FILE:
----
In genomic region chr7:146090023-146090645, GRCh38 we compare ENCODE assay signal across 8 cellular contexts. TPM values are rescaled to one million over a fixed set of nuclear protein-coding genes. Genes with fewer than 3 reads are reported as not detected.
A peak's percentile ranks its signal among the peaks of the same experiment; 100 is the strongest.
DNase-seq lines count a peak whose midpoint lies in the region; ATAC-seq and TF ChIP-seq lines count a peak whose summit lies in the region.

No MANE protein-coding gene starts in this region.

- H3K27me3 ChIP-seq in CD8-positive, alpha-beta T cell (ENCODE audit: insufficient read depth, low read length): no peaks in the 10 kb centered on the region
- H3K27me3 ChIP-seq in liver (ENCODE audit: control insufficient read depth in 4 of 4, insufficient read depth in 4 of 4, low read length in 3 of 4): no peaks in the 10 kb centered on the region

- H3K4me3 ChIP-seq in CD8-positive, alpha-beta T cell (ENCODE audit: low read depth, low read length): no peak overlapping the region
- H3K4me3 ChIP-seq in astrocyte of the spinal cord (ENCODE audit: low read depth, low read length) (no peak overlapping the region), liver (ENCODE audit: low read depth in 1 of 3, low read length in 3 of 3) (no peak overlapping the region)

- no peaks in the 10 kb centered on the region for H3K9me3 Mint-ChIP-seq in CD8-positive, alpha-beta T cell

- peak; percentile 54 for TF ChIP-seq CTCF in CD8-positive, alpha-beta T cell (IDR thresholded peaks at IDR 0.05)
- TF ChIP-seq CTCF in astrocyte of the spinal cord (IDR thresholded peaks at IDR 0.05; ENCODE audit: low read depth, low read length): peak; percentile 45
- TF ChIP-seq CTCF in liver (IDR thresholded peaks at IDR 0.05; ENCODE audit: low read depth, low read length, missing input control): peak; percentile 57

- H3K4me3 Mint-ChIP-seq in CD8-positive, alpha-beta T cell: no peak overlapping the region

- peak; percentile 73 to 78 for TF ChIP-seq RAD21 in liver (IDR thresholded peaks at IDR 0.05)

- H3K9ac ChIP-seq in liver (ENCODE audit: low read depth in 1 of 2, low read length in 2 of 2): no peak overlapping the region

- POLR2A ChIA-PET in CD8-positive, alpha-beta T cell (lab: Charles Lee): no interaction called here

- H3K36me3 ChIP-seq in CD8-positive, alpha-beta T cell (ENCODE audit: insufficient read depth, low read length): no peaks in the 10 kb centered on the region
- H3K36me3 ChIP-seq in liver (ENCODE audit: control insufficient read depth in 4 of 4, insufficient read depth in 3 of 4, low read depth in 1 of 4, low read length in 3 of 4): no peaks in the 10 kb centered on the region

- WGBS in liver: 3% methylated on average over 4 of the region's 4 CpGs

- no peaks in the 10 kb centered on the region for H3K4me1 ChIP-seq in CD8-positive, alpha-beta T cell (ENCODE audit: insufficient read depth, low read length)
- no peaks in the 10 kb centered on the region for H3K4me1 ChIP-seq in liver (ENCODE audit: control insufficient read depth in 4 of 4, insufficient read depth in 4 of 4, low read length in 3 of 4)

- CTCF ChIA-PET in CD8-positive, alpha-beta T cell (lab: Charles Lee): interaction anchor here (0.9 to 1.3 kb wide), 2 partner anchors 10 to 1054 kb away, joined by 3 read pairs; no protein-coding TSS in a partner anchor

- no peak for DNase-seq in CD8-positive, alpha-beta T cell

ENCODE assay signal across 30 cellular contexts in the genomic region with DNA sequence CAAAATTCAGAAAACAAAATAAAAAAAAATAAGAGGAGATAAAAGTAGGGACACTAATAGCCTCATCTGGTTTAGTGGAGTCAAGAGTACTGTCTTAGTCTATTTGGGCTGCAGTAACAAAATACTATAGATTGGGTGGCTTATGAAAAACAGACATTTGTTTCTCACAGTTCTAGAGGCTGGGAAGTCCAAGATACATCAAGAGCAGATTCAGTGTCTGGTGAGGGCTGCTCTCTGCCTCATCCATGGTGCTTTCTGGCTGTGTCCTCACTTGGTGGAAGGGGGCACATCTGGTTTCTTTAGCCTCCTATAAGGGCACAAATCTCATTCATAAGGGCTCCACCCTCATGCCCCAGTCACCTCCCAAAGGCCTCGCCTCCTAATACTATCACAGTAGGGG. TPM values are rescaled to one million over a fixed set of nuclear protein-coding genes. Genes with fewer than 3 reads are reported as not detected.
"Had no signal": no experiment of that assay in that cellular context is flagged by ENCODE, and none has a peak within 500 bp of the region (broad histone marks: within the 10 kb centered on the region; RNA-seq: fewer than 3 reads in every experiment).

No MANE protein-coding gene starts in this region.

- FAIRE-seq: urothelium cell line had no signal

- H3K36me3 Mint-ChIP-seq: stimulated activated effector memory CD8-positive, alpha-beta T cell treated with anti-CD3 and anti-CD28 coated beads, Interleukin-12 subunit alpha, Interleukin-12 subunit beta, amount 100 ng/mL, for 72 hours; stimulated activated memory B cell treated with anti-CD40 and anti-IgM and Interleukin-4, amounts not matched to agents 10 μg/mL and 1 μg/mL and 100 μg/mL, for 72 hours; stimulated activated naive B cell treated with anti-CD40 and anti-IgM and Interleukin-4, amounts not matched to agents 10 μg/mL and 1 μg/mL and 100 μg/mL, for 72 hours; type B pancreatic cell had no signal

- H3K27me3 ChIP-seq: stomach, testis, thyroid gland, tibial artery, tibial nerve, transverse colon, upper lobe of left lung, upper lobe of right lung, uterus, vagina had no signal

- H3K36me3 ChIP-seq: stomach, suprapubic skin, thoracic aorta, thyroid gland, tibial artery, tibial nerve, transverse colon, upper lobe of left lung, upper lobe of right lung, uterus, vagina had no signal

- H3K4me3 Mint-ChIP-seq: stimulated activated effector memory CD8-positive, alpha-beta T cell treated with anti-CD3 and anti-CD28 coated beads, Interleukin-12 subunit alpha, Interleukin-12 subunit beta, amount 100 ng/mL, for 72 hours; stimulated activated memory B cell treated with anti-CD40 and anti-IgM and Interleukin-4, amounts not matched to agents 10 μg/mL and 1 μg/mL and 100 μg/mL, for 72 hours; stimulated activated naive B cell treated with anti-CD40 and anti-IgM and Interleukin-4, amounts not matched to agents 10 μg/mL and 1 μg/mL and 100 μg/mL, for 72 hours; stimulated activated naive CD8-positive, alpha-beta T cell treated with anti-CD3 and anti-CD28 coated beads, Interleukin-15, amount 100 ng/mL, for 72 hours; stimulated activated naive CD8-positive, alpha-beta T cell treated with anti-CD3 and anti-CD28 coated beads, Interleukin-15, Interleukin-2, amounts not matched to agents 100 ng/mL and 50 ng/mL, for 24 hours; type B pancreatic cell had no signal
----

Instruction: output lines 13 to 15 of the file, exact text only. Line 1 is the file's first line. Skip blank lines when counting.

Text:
- H3K4me3 Mint-ChIP-seq in CD8-positive, alpha-beta T cell: no peak overlapping the region

- peak; percentile 73 to 78 for TF ChIP-seq RAD21 in liver (IDR thresholded peaks at IDR 0.05)

- H3K9ac ChIP-seq in liver (ENCODE audit: low read depth in 1 of 2, low read length in 2 of 2): no peak overlapping the region